With smartphones and tablets and 24-hour financial news channels making stock market data instantaneously available, many investors spend a lot of time monitoring their portfolios’ every movement – too much time, says Validea CEO John P. Reese. Reese says many investors would be better served by looking at their investments less often and taking a long term perspective.
“The truth is that short-term fluctuations in asset prices really aren’t that meaningful,” Reese writes in his latest Seeking Alpha column. “In fact, there is evidence that paying a lot of attention to those movements doesn’t make you a better, more conscientious investor; it actually hurts you over the long haul. In an article written for the American Association of Individual Investors a few years back, Mark Hulbert noted that, ‘According to behavioral finance researchers, constantly looking at how your portfolio is performing is not a benign act. It leads you to focus more of your attention on the short term than you would otherwise, leading you in turn to miss the veritable forest for the trees.'”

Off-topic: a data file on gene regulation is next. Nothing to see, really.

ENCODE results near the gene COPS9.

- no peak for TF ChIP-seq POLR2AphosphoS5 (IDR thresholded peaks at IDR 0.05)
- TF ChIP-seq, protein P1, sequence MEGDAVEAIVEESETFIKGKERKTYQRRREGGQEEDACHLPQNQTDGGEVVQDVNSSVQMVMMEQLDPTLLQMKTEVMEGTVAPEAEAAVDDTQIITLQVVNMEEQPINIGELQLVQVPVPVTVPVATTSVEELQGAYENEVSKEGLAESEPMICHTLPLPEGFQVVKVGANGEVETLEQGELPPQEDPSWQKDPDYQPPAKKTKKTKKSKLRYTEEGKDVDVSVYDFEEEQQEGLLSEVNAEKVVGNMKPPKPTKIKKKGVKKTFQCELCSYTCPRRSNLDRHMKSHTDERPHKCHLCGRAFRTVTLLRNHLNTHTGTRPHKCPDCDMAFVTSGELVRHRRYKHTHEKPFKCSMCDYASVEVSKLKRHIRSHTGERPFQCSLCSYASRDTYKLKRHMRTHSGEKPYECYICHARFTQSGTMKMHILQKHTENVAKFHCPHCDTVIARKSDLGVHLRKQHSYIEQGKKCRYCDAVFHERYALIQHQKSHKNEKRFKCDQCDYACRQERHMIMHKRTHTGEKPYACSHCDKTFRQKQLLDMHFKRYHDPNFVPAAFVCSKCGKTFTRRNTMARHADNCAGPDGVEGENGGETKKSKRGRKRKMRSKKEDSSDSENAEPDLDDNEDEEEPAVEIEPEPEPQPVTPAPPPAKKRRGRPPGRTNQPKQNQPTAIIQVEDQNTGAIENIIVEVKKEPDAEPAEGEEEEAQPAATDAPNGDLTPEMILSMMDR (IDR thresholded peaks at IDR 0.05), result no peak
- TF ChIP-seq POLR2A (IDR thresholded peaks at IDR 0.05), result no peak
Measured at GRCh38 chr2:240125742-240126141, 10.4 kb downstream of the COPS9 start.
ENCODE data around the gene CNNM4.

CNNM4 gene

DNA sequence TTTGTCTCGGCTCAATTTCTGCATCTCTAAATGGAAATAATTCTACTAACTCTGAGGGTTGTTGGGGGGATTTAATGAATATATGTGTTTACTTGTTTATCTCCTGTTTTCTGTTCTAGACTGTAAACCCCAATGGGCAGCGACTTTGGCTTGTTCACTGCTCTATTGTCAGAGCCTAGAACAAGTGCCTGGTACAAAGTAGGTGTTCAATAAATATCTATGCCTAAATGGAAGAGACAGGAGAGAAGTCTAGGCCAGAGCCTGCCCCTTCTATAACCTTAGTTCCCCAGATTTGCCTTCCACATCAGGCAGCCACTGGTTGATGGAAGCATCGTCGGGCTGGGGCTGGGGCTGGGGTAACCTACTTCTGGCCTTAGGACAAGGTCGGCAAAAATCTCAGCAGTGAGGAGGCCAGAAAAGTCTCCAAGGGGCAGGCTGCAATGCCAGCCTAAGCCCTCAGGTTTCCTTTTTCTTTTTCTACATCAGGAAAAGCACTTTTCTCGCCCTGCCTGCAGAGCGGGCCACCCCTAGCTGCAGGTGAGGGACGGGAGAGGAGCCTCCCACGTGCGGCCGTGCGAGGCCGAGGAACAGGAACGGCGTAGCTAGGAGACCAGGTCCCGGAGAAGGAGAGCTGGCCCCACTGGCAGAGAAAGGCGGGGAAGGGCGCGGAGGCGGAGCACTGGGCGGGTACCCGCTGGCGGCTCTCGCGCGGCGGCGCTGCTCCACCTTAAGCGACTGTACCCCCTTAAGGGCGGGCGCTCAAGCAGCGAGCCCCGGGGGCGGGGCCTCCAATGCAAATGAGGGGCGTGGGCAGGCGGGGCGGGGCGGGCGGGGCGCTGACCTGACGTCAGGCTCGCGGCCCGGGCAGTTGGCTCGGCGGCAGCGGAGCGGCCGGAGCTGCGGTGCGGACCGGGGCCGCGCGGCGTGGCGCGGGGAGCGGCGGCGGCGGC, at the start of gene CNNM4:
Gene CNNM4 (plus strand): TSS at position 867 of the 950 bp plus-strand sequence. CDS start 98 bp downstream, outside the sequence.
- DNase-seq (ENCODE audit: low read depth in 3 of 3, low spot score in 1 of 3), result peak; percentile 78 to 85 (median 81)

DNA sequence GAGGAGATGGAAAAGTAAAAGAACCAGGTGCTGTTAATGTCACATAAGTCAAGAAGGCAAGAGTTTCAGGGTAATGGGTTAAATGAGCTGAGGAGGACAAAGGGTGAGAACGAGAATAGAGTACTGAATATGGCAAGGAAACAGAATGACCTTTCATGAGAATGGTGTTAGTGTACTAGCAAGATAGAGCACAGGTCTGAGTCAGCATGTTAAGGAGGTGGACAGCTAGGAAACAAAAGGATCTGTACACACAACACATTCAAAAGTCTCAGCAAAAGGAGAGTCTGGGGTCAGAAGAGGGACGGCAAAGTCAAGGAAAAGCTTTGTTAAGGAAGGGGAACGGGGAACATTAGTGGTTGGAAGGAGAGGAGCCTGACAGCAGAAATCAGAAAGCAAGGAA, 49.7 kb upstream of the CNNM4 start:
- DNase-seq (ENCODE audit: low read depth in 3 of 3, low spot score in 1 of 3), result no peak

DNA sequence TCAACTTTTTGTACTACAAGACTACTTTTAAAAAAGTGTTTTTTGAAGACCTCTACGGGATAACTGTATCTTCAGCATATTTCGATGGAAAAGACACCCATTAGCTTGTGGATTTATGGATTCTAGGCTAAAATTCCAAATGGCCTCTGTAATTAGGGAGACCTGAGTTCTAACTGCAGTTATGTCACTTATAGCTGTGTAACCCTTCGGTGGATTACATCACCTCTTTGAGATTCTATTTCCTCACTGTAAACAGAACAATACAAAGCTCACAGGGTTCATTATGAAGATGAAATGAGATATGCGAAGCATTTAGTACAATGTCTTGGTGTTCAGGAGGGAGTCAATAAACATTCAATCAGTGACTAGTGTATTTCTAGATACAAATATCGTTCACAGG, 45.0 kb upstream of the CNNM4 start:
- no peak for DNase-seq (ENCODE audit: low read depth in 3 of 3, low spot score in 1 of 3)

Reese says that, in reality, you don’t need to beat the market every day to produce great returns. “In fact,” he says, “you don’t even have to come close.” He looks at the percentage of individual days his top-performing “Guru Strategy” portfolios have made money over the long haul — and the percentage is lower than you might think.
“Portfolios with exceptional performance over the long term still have plenty of bad days,” Reese says. “In fact … they can have nearly as many bad days as they have good days. What’s more, some of the biggest up days come after a very bad day (or a few), as investors realize they’ve overreacted to the downside. Bailing after the bad days can thus really hurt, because you don’t get those bounce-back gains.”
What matters are not day-to-day price movements, but the fundamentals and financials of the companies in your portfolio, Reese says. He looks at a handful of stocks that his Guru Strategies like because of their fundamentals and financials. Among them: Banc of California (BANC).